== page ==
Free Apps Vastly Preferred
According to the survey, only 12% of US smartphone owners and 24% of tablet owners prefer to pay for apps in order not to see any ads. However, also notable is that the user experience of the in-app advertising is critical to its success: 57% of smartphone owners and 50% of tablet owners prefer free apps with ads that keep them within the app, rather than an experience that pulls them to a mobile browser.
Video Ads Get Poor Reception
Mobile video, though, does not appear to be the answer to keeping apps free. Only 7% of smartphone users and 15% of tablet users who have downloaded free apps say they prefer to see commercial/video ads that force them to watch a video. A primary complaint appears to be cost-related: slightly more than one-third of smartphone and tablet owners who download free apps are concerned that mobile video ads will increase the cost of their service plan.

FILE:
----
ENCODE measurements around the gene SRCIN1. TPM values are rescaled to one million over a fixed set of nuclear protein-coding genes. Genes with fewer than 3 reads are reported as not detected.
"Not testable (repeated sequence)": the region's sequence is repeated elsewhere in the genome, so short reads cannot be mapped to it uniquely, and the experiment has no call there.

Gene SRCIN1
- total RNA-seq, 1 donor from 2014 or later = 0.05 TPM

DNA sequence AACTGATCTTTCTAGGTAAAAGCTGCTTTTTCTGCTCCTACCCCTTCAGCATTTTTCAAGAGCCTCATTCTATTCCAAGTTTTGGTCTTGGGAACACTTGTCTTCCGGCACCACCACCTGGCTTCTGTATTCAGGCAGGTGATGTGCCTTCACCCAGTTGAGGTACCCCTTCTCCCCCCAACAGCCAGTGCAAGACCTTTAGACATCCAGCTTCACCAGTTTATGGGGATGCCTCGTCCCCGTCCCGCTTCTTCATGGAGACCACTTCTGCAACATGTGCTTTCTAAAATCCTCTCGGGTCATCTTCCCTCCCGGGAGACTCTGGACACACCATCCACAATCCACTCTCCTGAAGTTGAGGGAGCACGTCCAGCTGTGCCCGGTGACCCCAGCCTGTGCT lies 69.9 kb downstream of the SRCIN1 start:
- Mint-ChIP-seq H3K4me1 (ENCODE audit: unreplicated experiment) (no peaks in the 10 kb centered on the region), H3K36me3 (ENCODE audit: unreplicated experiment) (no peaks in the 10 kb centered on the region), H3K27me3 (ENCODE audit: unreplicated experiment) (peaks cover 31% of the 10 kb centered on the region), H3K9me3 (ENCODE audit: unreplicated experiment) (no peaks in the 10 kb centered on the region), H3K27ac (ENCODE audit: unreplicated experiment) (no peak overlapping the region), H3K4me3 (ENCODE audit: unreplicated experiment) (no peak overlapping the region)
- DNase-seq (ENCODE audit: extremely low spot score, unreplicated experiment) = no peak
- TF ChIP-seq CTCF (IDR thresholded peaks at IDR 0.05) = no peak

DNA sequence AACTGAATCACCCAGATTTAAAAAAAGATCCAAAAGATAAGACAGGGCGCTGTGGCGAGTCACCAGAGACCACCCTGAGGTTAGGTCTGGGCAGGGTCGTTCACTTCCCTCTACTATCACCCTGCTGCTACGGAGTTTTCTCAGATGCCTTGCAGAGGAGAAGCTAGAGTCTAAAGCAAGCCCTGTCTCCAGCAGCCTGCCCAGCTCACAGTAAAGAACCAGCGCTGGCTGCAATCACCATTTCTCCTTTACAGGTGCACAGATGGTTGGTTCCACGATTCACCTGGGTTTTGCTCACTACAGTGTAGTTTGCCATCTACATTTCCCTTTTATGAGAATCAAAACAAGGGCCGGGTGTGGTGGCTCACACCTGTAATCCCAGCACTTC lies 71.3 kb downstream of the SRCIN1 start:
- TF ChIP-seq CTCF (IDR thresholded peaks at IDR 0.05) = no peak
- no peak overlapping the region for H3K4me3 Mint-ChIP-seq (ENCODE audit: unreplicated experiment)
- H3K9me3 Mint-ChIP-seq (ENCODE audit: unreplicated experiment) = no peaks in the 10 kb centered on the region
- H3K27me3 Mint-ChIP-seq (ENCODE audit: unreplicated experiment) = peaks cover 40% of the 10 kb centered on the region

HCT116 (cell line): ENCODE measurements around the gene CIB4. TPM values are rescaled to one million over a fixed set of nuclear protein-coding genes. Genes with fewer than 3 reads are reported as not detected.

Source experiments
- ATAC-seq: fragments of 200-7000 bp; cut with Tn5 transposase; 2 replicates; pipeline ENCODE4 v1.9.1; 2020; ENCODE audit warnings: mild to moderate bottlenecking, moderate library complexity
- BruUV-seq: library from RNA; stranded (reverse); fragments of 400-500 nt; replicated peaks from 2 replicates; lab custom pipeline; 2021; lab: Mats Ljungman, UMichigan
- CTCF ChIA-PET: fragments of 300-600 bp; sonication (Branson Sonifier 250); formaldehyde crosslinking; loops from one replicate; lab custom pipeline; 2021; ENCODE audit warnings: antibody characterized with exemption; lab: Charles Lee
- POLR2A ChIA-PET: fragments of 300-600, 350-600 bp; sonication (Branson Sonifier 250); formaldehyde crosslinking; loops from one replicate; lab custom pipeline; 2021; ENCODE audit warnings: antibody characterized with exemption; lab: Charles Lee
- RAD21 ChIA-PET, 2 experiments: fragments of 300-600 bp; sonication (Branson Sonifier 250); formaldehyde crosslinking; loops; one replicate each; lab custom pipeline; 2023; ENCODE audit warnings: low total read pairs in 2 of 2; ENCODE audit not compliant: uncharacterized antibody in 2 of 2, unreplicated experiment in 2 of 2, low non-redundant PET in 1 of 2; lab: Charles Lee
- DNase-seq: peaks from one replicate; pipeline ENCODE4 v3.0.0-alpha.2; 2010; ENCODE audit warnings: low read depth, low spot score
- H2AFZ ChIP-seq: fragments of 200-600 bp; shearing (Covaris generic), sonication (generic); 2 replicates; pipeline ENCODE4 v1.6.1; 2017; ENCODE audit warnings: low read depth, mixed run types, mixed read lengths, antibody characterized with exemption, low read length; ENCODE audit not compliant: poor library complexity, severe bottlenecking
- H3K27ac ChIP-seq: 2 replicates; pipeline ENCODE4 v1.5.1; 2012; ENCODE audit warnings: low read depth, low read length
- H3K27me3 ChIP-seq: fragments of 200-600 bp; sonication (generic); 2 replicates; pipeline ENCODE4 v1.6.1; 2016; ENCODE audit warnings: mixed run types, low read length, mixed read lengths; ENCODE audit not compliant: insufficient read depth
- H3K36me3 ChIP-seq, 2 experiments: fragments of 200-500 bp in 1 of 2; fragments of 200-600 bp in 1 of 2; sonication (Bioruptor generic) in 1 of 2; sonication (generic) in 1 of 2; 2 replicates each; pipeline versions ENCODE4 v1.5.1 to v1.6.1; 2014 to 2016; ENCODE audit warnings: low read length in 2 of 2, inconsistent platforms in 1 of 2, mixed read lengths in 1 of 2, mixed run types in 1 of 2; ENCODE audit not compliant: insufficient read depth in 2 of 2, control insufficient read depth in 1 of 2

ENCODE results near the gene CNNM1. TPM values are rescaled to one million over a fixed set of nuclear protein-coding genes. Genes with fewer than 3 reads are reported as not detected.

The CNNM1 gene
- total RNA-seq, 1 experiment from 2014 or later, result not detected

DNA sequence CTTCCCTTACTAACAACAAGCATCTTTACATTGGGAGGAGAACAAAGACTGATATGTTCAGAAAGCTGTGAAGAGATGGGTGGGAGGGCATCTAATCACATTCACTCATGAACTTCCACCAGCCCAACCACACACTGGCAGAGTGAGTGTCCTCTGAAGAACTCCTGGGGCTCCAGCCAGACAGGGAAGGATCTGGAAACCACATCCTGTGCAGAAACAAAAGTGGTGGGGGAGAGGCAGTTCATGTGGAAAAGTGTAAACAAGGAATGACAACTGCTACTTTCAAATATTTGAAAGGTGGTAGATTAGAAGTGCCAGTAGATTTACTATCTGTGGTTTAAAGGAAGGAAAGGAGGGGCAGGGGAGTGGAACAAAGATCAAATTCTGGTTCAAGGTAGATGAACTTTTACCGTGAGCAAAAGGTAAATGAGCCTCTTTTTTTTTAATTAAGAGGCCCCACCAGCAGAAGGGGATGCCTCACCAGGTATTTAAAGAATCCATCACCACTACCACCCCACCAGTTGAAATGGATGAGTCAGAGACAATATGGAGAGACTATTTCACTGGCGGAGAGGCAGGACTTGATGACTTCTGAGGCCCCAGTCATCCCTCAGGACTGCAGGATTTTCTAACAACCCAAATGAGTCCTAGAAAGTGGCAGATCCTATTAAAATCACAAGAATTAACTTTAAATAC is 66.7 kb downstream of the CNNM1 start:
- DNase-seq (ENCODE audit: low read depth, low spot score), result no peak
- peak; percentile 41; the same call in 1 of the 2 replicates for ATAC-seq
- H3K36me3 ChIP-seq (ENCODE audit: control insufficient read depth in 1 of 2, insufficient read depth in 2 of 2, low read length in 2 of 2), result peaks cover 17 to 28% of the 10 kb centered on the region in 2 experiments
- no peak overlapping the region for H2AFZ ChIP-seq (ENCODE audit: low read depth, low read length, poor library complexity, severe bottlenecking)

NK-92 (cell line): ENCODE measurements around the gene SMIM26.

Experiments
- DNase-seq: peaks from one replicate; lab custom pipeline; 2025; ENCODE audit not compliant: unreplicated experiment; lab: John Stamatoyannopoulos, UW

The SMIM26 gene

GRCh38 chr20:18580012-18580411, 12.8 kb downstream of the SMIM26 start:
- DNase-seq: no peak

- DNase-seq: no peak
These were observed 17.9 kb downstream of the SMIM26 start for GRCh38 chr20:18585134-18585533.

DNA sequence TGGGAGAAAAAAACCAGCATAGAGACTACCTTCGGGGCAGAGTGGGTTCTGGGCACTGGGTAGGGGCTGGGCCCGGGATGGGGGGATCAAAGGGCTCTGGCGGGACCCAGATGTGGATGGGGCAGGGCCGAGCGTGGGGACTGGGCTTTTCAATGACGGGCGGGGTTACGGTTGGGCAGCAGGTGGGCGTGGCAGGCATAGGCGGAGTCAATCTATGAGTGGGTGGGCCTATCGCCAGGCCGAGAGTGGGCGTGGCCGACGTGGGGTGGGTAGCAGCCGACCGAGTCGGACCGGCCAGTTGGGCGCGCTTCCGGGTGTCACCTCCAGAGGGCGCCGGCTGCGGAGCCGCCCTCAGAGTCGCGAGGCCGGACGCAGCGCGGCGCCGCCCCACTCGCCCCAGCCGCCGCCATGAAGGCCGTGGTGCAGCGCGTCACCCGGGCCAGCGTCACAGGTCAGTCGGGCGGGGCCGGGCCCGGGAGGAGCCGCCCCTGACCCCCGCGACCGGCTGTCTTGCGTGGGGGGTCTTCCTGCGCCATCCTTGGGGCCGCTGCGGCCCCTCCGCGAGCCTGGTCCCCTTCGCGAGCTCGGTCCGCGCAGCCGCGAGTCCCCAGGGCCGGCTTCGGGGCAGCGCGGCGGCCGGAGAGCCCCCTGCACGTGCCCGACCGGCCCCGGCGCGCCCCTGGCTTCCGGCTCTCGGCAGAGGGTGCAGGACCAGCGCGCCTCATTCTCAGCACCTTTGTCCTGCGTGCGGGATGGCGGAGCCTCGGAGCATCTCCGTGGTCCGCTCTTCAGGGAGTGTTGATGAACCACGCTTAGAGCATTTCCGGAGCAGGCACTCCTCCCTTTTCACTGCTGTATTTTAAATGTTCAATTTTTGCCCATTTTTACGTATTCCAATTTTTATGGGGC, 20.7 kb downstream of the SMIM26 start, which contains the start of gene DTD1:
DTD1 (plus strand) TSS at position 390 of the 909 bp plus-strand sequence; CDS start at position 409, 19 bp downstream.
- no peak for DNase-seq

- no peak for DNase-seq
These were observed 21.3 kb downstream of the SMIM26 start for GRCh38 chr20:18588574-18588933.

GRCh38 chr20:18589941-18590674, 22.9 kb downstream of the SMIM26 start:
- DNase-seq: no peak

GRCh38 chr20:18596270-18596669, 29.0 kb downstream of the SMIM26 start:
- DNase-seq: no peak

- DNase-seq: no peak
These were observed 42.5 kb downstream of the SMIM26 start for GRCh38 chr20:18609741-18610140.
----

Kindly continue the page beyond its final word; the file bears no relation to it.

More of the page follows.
Android App Users Stay Social
Meanwhile, according to December research from Nielsen, Facebook’s popular app is the most active among Android owners aged 18-24 and 25-34, who both hover at around an 80% active reach. Additionally more than three-quarters of Android smartphone users 35-44 used the app recently.
Google’s YouTube app also gets heavy usage from Android smartphone owners aged 18-24: almost two-thirds have used it in the past 30 days, compared to 56% of 25-34-year-olds and 51% of 35-44-year-olds.
According to other data released in November by Nielsen, iPhones and Android smartphones represent 83% of app downloads in the US. Nielsen figures show Android (42.8%) remaining the leading smartphone operating system, ahead of Apple (28.3%), while comScore October data gives Google a 46.3% share compared to Apple’s 28.1%.
About the Data: The Pontiflex survey was conducted online in November 2011 among more than 2,800 US adults. To rank mobile apps by active reach, that is, by the percentage of Android owners who used the app within the past 30 days, Nielsen analyzed usage data from its proprietary device meters on the smartphones of the thousands of consumer panelists who agreed to be part of Nielsen’s ongoing Smartphone Analytics research.